Selling a house

We understand that selling your home can be an overwhelming process. We’ve answered some commonly asked questions to help simplify things.We are 1 of the UK's leading property conveyancing law firms. Please do call or email us with any questions or for a quote.


What happens when I’ve accepted an offer on my house?

As soon as you’ve accepted the buyer’s offer, you should contact your Solicitor so they can start the legal work on your behalf. Your Solicitor will send you a retainer letter for you to sign and return and ask you for evidence of your identity prior to commencing the work.

Your conveyancer will ask you to complete some forms. These forms will contain questions which will be within your knowledge about the property, such as boundaries and alterations to the property.

They will also ask you to complete an initial information form, providing us with details about you and the other people in the chain.

Your Solicitor will ask you for a small amount of money on account to cover the costs of disbursements (any payments needed to third parties).

If your property is subject to a mortgage, your Solicitor will obtain the title deeds directly from your mortgage Lender. You will need to provide them with their name and address and your mortgage account number. If there is no mortgage, they will ask you for the deeds.

Your Solicitor will then write to your Lender to request a preliminary redemption statement. A new figure will need to be obtained once the completion date is known, which will not be for several weeks, however obtaining a figure at this stage will avoid any surprises following an exchange of contracts.


What does the contract package include?

The sale contract package will include:

Once the buyer’s Solicitor has received the contract package, they will usually wish to raise pre-contract enquiries. Some of the enquiries raised will be for us to deal with, while others we will send to you to answer.


Exchange is the point at which the contract becomes legally binding on all parties, a deposit is paid and a completion date agreed and inserted into the contract. It is likely your Solicitor will be ready to exchange before the buyer’s Solicitor, as the buyer’s Solicitor has some additional work to do and will also have to wait for the buyer’s mortgage offer and if there are other dependent transactions, known as a chain, you will probably need to wait until all transactions in the chain are ready to exchange contracts. This is a common cause of frustration, worry and delay..

Once the pre-contract enquiries have been dealt with, you have signed the contract and the provisional redemption figures have been obtained for all mortgages secured on the property, both yours and the buyer’s Solicitors should be ready to exchange contracts.

Immediately following exchange, an up to date redemption statement will be applied for, once received, a completion statement will be prepared for you which will show all the incomings and outgoings for the sale. This will allow you to see a breakdown of how the balance has been calculated and give you a chance to query any figures, for example, if you believe the mortgage redemption figure to be wrong.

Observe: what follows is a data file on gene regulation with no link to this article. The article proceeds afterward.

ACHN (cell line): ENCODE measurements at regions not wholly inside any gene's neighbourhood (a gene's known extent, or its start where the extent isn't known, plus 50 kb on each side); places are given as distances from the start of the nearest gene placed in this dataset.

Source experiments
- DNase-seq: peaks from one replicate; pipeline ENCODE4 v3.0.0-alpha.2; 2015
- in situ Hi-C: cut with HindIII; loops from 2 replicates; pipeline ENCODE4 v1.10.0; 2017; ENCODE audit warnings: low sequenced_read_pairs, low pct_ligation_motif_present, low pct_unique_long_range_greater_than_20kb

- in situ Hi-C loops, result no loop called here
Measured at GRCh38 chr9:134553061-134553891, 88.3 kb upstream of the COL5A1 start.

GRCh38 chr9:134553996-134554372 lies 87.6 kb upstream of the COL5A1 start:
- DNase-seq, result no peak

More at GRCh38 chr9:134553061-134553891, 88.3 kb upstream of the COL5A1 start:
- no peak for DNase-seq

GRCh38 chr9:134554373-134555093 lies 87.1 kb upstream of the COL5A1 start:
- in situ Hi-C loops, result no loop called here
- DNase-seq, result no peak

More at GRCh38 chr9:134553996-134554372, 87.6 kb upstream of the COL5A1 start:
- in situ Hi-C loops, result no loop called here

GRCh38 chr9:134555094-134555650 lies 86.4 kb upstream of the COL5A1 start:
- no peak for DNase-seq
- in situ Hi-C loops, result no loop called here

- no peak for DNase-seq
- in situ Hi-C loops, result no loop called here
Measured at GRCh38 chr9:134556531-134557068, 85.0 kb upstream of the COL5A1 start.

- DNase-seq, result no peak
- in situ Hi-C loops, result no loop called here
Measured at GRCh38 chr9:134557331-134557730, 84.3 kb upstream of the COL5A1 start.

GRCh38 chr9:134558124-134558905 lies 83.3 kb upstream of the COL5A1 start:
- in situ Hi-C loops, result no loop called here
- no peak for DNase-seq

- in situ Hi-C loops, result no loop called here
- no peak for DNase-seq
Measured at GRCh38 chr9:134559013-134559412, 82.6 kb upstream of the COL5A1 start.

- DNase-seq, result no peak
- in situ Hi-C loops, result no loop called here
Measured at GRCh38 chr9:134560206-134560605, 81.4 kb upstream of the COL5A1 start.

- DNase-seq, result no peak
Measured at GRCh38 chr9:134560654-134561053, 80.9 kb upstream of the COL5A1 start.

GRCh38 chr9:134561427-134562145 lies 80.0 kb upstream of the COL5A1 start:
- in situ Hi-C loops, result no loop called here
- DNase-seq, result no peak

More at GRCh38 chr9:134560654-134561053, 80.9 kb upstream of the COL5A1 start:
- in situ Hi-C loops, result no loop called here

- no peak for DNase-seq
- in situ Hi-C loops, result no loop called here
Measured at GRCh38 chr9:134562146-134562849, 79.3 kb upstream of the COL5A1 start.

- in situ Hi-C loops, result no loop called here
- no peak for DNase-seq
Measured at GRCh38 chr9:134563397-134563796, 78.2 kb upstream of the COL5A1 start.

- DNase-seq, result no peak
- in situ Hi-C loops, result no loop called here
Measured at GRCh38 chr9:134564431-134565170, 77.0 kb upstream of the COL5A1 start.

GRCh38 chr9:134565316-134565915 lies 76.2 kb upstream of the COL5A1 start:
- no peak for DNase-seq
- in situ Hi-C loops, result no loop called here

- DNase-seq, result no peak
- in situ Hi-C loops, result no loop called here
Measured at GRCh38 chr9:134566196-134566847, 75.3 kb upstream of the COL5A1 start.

The contractual deposit

The deposit is for your benefit. Its purpose is to compensate you in the event that your buyer fails to complete the transaction. If the buyer fails to complete after notice has been given to them, you will be entitled to keep the deposit and re-sell the property.

Your Solicitor will discuss potential completion dates with you and the buyer’s Solicitor, to reach an agreement between all parties on the date that should be set for completion.  This date is still not legally binding until exchange of contracts.

Traditionally a buyer will pay the seller a 10% deposit, although it is common for buyers to offer smaller deposit. If this is the case your Solicitor will need your instructions as to whether you are willing to accept a different amount.  


On the day of completion, the buyer’s Solicitor will transfer the purchase money by electronic transfer to your Solicitor’s account. The latest time for completion of the sale will be fixed in the contract, but effectively completion takes place when the sale money is received by them.

On receipt of the money, your Solicitor will telephone you to let you know the sale has completed. They will then telephone the estate agents to authorise them to release the keys to the buyer.

Your Solicitor will then ensure that the mortgage is repaid, and any balance is paid to you, either by electronic transfer or cheque.


Your Solicitor will ensure the mortgage discharge documents are obtained from the Lender and forward these to the buyer’s Solicitor with the deeds. Once this is done your Solicitor will normally close their file.



Legal guidance from solicitors.
Legal 500
Law Society Personal Injury
Modern law awards winner 2023
Law Society Conveyancing Quality
The British Conveyancing Awards - Mustafa Hassan
The British Conveyancing Awards - Louise James
Legal 500
Law Society Personal Injury
Modern law awards winner 2023
Law Society Conveyancing Quality
The British Conveyancing Awards - Mustafa Hassan
The British Conveyancing Awards - Louise James
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